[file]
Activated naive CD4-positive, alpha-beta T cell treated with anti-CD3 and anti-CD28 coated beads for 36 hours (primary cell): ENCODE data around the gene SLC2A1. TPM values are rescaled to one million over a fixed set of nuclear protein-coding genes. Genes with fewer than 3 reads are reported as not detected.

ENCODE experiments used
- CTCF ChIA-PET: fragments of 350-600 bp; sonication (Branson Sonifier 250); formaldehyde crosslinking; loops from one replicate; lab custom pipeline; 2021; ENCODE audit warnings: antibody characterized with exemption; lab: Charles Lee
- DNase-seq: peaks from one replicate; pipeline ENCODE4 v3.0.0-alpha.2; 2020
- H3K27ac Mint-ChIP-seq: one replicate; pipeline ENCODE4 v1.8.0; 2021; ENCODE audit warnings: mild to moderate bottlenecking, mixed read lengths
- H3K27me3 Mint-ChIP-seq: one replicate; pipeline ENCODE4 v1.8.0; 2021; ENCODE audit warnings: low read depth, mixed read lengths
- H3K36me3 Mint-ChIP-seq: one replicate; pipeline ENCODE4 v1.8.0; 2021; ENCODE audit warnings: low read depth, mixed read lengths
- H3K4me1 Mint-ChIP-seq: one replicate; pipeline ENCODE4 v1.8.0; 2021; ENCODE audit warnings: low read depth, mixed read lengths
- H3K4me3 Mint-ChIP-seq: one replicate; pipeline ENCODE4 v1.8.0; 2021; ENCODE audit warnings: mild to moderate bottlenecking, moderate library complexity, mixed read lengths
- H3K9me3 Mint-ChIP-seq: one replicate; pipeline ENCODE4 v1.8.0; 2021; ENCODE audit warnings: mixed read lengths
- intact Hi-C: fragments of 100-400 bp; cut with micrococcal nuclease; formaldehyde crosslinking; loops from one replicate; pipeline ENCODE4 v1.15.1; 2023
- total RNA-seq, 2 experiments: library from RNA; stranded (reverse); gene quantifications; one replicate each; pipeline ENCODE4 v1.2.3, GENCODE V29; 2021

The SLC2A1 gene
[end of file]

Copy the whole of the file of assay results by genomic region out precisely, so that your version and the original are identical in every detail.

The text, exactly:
Activated naive CD4-positive, alpha-beta T cell treated with anti-CD3 and anti-CD28 coated beads for 36 hours (primary cell): ENCODE data around the gene SLC2A1. TPM values are rescaled to one million over a fixed set of nuclear protein-coding genes. Genes with fewer than 3 reads are reported as not detected.

ENCODE experiments used
- CTCF ChIA-PET: fragments of 350-600 bp; sonication (Branson Sonifier 250); formaldehyde crosslinking; loops from one replicate; lab custom pipeline; 2021; ENCODE audit warnings: antibody characterized with exemption; lab: Charles Lee
- DNase-seq: peaks from one replicate; pipeline ENCODE4 v3.0.0-alpha.2; 2020
- H3K27ac Mint-ChIP-seq: one replicate; pipeline ENCODE4 v1.8.0; 2021; ENCODE audit warnings: mild to moderate bottlenecking, mixed read lengths
- H3K27me3 Mint-ChIP-seq: one replicate; pipeline ENCODE4 v1.8.0; 2021; ENCODE audit warnings: low read depth, mixed read lengths
- H3K36me3 Mint-ChIP-seq: one replicate; pipeline ENCODE4 v1.8.0; 2021; ENCODE audit warnings: low read depth, mixed read lengths
- H3K4me1 Mint-ChIP-seq: one replicate; pipeline ENCODE4 v1.8.0; 2021; ENCODE audit warnings: low read depth, mixed read lengths
- H3K4me3 Mint-ChIP-seq: one replicate; pipeline ENCODE4 v1.8.0; 2021; ENCODE audit warnings: mild to moderate bottlenecking, moderate library complexity, mixed read lengths
- H3K9me3 Mint-ChIP-seq: one replicate; pipeline ENCODE4 v1.8.0; 2021; ENCODE audit warnings: mixed read lengths
- intact Hi-C: fragments of 100-400 bp; cut with micrococcal nuclease; formaldehyde crosslinking; loops from one replicate; pipeline ENCODE4 v1.15.1; 2023
- total RNA-seq, 2 experiments: library from RNA; stranded (reverse); gene quantifications; one replicate each; pipeline ENCODE4 v1.2.3, GENCODE V29; 2021

The SLC2A1 gene